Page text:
Most international relations majors tend to forgo sleep and sanity to fight it out for prestigious research work, internships at think tanks and NGOs, and leadership in assorted international relations clubs. Life hack: just don't!
Every serious IR major knows that, if you want to learn how to manage crises, smile when talking to someone you dislike, and think on your feet, you should join a student theater group. Here are a few other similarities between the two seemingly disparate disciplines:
The above sentence could be used to describe a difficult leader of a foreign country or an actor who refuses to memorize lines. Either way.
The key to both is communication. Or at least the appearance of communication.
The world's greatest treaties and college productions were produced on lots of caffeine and little shut-eye.
Source-fours, gaffing, masking, cue writing, dry tech, wet tech, ASMs, dimmers, grids, Leprecon, blocking, QLab, and set dressing. And I could go on.
Just one of the many ways in which members of student theaters and international organizations come together: both are tragically under-funded.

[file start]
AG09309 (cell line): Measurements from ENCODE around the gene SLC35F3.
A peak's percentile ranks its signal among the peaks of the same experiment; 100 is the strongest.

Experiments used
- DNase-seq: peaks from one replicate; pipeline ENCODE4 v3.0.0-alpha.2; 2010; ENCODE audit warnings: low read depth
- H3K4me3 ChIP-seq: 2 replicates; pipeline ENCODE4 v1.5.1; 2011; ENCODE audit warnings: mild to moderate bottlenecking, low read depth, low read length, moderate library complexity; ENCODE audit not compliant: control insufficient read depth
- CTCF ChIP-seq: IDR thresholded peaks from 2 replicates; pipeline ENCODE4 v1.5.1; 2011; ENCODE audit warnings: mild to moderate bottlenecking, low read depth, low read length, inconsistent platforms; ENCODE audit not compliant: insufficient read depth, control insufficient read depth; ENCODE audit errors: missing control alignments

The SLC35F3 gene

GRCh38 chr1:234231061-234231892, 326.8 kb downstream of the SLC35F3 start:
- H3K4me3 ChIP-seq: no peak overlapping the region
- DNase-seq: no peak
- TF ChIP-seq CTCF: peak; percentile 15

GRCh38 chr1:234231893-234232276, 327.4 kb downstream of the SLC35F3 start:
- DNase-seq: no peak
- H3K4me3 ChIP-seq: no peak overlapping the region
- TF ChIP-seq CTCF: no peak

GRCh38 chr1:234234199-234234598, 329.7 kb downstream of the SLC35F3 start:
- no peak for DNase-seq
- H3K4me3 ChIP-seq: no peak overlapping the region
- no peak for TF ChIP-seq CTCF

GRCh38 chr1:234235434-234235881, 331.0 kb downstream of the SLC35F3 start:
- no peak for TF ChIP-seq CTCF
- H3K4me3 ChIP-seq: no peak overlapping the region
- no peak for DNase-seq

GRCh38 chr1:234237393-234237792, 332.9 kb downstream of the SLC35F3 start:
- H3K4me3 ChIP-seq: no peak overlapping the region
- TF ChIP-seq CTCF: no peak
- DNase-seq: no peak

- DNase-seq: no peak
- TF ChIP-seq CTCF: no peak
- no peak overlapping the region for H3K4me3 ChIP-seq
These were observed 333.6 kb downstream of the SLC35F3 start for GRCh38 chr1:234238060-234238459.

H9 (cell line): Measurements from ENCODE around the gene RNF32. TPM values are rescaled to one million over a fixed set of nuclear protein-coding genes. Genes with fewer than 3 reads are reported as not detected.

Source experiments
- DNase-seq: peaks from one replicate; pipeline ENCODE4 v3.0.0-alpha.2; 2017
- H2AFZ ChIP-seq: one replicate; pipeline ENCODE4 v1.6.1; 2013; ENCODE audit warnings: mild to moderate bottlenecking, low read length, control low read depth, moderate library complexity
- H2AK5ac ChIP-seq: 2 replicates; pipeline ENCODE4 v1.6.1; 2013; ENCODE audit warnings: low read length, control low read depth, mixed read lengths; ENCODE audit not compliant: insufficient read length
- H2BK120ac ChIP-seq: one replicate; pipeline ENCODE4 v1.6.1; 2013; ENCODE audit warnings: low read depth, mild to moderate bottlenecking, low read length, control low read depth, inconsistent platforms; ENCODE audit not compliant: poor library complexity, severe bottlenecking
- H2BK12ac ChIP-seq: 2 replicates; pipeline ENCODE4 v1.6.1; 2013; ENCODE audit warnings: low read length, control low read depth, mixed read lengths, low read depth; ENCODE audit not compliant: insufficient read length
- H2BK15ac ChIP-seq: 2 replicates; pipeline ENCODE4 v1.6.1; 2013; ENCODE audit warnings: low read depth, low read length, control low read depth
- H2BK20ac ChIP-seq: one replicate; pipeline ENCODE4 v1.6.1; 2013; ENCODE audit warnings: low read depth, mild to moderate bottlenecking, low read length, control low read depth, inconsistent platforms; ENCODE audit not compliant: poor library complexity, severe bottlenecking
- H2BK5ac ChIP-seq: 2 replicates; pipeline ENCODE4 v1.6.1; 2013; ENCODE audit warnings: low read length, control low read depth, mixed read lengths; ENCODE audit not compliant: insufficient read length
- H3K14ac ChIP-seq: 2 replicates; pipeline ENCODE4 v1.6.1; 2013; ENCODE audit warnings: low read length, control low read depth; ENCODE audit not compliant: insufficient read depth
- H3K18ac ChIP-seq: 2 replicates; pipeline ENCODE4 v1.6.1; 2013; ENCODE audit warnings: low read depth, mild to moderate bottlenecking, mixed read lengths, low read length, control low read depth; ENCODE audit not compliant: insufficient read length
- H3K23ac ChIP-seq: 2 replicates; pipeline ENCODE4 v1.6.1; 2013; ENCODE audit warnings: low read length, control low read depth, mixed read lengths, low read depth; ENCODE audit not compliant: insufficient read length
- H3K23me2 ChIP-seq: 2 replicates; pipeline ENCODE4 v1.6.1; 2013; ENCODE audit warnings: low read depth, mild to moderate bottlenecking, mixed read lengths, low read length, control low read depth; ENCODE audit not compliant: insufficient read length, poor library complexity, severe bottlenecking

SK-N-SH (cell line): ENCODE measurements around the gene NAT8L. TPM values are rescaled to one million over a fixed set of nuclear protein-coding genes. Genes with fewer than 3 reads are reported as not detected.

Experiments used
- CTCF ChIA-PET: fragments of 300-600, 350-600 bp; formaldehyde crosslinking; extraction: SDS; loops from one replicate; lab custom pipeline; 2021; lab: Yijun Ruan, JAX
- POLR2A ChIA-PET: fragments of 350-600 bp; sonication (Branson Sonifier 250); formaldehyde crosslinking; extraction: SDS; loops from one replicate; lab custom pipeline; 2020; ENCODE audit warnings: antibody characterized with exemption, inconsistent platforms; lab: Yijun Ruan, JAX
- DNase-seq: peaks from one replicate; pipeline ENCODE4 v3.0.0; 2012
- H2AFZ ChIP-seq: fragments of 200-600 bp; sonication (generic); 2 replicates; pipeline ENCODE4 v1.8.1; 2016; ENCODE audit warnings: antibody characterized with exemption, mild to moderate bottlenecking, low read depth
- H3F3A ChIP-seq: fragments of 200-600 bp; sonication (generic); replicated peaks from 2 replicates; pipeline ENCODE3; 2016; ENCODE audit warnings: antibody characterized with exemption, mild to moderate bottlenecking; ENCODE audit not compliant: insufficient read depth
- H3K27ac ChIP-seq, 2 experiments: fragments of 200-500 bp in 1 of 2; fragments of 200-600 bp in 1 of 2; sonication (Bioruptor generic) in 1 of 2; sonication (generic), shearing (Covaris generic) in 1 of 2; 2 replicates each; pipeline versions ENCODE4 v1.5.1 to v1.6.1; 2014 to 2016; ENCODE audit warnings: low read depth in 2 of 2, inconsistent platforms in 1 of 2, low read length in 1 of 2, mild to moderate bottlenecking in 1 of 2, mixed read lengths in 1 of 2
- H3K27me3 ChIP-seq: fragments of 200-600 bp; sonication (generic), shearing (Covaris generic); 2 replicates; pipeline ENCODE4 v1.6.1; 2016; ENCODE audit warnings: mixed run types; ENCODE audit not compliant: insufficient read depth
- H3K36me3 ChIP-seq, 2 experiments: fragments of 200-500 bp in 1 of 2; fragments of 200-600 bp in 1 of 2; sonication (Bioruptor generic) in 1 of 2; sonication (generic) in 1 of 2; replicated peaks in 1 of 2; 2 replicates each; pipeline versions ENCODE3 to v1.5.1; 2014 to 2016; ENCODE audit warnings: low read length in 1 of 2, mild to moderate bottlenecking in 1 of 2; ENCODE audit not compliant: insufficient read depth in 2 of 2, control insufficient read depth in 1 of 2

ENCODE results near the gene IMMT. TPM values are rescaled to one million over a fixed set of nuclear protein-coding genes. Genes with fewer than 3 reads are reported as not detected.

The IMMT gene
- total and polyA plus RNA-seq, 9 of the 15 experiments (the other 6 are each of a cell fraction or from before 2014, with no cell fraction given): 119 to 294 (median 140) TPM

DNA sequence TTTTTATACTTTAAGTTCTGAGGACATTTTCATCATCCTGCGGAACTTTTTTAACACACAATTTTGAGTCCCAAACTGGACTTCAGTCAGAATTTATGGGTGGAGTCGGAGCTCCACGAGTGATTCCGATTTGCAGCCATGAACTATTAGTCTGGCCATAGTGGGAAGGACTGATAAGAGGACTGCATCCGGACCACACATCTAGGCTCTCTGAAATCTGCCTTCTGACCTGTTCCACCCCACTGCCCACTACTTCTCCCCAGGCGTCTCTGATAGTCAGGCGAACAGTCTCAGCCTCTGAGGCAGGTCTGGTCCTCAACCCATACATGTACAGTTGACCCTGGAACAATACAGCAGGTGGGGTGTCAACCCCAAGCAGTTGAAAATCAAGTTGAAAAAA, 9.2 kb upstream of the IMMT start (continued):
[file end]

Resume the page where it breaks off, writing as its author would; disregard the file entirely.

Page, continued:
Remember: no one ever got hired on their own, be they a set designer or a CIA station chief.
Stage-managing a 12-person show and negotiating with Congress and foreign nations to pass trade deals may both seem easy to the untrained observer. Both are pretty difficult.
Be it nuclear proliferation in Iran or part of your set still not showing up with two days left until opening, there’s always something new to throw a wrench in the proverbial works.
Diplomats rarely get everything they want in an international agreement, just as theater dorks rarely manage to excel at theater, schoolwork, sleeping, and eating at the same time.
Because an audience of many now engages with the world in a different way as a result of the negotiation, compromise, and collaboration of a dedicated few.